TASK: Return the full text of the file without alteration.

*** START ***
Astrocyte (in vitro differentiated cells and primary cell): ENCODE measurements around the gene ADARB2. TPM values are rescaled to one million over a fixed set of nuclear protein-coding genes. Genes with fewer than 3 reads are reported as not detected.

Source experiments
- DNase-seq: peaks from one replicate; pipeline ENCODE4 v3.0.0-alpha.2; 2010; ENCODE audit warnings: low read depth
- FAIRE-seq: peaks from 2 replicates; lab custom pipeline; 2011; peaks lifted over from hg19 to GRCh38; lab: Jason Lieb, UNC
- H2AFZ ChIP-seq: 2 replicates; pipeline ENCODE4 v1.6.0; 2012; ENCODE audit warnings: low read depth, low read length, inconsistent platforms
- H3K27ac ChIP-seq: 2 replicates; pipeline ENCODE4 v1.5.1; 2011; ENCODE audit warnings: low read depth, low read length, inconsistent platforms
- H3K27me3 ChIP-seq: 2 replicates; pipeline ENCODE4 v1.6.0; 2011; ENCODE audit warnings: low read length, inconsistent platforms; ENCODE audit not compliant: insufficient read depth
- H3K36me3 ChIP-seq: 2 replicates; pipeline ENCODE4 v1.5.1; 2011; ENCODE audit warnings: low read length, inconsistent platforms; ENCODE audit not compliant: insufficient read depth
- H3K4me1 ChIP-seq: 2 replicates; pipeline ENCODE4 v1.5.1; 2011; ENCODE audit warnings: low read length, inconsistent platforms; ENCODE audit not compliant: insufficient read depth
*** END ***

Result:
Astrocyte (in vitro differentiated cells and primary cell): ENCODE measurements around the gene ADARB2. TPM values are rescaled to one million over a fixed set of nuclear protein-coding genes. Genes with fewer than 3 reads are reported as not detected.

Source experiments
- DNase-seq: peaks from one replicate; pipeline ENCODE4 v3.0.0-alpha.2; 2010; ENCODE audit warnings: low read depth
- FAIRE-seq: peaks from 2 replicates; lab custom pipeline; 2011; peaks lifted over from hg19 to GRCh38; lab: Jason Lieb, UNC
- H2AFZ ChIP-seq: 2 replicates; pipeline ENCODE4 v1.6.0; 2012; ENCODE audit warnings: low read depth, low read length, inconsistent platforms
- H3K27ac ChIP-seq: 2 replicates; pipeline ENCODE4 v1.5.1; 2011; ENCODE audit warnings: low read depth, low read length, inconsistent platforms
- H3K27me3 ChIP-seq: 2 replicates; pipeline ENCODE4 v1.6.0; 2011; ENCODE audit warnings: low read length, inconsistent platforms; ENCODE audit not compliant: insufficient read depth
- H3K36me3 ChIP-seq: 2 replicates; pipeline ENCODE4 v1.5.1; 2011; ENCODE audit warnings: low read length, inconsistent platforms; ENCODE audit not compliant: insufficient read depth
- H3K4me1 ChIP-seq: 2 replicates; pipeline ENCODE4 v1.5.1; 2011; ENCODE audit warnings: low read length, inconsistent platforms; ENCODE audit not compliant: insufficient read depth